“And you have to be aware of peer pressure. Lots of Mensa parents are afraid that their children will underachieve in school because they want to fit in, they don’t want to be the ‘nerdy’ one. And you can’t talk freely about these issues because people might think you are suffering from ‘First World problems’. Fortunately their school has been fantastic – they are always asking us what they can do to help.”

IQ testing has been criticised over the years for focussing only on a narrow range of skills, without measuring qualities such as emotional intelligence. Some gifted children also feel isolated from their peers, preferring the company of adults, but fortunately Imelda has not found this to be an issue. “They will play with anyone – older and younger kids. The school has a great community that they feel a part of, and they have also made friends through Mensa, GATCA, music classes and Sunday School at church.”

Imelda also stresses that she’s no pushy Tiger Mum. “There’s a difference between high-achieving kids and ones with high IQs. The gifted kids work less because they already have the ability and you don’t need to push them. Our kids are dragging us behind them; we’re just trying to keep up. All we can do is make the resources available. For example, I introduced them to music, but it was their decision to play the violin, and because they chose it themselves they like it.”

Imelda doesn’t see herself going back to work in the near future, but plans to devote her time to giving her boys the attention they need. “I look at it not as a sacrifice but a privilege. A lot of women don’t have the option to stay home and be with their children for financial reasons, so I feel very blessed. I’ll be here for them as long as they need me.”

It’s natural to wonder what lies ahead for such bright children, but for now the family is happy to just let them enjoy being kids. “I don’t know what they’ll be when they grow up. That’s not something we can plan. At the moment Isaac wants to be a vet and Jeremiah a pilot, but that may change. We don’t want to push them in a particular direction, because if they choose it for themselves they will be happy.”

The gifted kids work less because they already have the ability and you don’t need to push them. Our kids are dragging us behind them; we’re just trying to keep up.

Is your child gifted?

As a parent you are in the best position to identify your child’s talents and passions. Signs that your child may be particularly gifted include:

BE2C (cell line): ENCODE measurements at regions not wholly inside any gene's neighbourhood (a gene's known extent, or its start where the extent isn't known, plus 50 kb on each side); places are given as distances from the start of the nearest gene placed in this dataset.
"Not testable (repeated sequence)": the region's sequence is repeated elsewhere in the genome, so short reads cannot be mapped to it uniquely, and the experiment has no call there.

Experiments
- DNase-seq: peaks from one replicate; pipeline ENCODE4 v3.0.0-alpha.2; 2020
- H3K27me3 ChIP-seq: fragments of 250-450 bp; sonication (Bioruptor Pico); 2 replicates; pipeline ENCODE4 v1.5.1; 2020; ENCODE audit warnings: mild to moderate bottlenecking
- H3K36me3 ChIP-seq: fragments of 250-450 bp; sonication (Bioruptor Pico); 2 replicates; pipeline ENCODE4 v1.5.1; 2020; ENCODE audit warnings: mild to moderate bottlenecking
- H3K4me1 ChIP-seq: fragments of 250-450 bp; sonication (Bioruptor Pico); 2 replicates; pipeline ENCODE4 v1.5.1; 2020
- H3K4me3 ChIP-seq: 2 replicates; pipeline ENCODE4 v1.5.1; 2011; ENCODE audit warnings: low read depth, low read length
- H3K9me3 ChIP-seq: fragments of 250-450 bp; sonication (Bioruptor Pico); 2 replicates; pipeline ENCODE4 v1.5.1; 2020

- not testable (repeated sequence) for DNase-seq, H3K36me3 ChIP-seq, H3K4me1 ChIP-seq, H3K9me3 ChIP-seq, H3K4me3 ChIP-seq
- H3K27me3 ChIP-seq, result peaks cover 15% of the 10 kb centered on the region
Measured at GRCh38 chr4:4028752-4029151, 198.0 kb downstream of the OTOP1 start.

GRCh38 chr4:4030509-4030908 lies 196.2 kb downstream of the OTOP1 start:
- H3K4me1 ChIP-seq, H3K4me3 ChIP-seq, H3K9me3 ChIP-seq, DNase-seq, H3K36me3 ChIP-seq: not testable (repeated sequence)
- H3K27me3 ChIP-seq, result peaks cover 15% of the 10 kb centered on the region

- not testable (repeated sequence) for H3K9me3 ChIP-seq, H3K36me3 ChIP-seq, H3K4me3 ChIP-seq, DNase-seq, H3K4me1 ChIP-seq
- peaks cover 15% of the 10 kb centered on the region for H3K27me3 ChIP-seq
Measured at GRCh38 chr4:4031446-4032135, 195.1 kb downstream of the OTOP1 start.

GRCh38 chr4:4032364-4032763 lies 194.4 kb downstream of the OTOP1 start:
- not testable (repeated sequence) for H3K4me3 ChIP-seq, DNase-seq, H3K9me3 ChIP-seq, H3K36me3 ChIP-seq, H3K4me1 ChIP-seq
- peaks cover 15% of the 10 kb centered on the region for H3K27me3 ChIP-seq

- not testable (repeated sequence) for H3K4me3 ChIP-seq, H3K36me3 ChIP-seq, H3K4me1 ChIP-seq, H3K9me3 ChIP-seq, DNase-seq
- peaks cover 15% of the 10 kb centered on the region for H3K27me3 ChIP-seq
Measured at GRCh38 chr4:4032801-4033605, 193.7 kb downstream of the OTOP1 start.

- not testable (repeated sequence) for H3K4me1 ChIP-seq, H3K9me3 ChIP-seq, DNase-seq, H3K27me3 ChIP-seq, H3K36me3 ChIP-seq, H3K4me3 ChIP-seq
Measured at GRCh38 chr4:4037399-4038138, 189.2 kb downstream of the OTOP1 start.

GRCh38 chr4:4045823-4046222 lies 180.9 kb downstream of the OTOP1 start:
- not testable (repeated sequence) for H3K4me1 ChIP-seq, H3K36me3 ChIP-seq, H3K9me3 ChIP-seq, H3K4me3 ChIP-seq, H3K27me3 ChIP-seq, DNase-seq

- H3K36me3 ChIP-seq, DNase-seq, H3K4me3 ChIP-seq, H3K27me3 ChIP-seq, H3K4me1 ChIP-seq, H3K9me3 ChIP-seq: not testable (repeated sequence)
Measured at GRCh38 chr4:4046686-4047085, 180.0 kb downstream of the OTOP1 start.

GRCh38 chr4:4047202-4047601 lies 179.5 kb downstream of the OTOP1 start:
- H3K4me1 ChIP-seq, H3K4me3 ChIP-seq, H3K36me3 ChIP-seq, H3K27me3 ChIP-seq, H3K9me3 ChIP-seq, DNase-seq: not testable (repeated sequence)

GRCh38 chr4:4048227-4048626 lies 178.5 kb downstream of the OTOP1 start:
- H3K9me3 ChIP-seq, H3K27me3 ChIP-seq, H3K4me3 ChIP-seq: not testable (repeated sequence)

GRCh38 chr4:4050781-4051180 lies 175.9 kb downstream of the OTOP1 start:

• An unusually good memory
  • Early reading
  • Unusual hobbies or interests, or an in-depth knowledge of certain subjects
  • An awareness of world events
  • Asks questions all the time
  • Developed sense of humour
  • Musical
  • Likes to be in control
  • Makes up additional rules for games

 

About Mensa

Mensa was founded in Oxford in 1946 by Australian barrister Roland Berrill and Oxford student Lancelot Ware. The test to join Mensa is now held four times a year.

There are some 1300 Mensa members in Australia, with five members under the age of five. Mensa does not assess children under the age of 14, but they can sit a Mensa-approved test, conducted by a registered psychologist, and submit the results. A qualifying score is a result at or above the 98th percentile – that is, a score in the range achieved by the top two percent of the population.

Being smarter than the average person can be an isolating way of life, so the main benefit for many members is a chance to connect with other, exceptionally bright, people, along with learning more about themselves. Parents of Mensa children also find they can talk comfortably about their children’s educational needs without feeling like they are boasting.

mensa.org.au

A magic touch goes a long way: How expecting mothers can now experience the benefits of day spa pampering, such as pregnancy massages, specifically for mothers-to-be.

Pregnancy. A time of joy, glowing health and a blooming figure. Not to mention cankles, backache, heartburn, piles and, at times, a less than serene temper. It’s a life event that has always fascinated Amy Mitchell, from when she was at high school and guessed there was a pregnant girl in her class, weeks before anyone knew. “I can pick a pregnant woman a mile away,” she says. “It’s something I’ve always been tuned in to. I don’t enjoy being pregnant myself, but I love helping women through it. You never have that time again that you have with your first baby. It’s such a precious thing.”

Amy studied massage therapy after leaving school, completing a business unit as part of her course. “That was a real light bulb moment,” she says. “Marketing and business development are my thing; I have idea after idea.” She started work as a therapist at the age of 19, and particularly enjoyed working with expectant mothers. “I’d get all warm knowing that there was a baby in the room, benefiting from the massage, too.”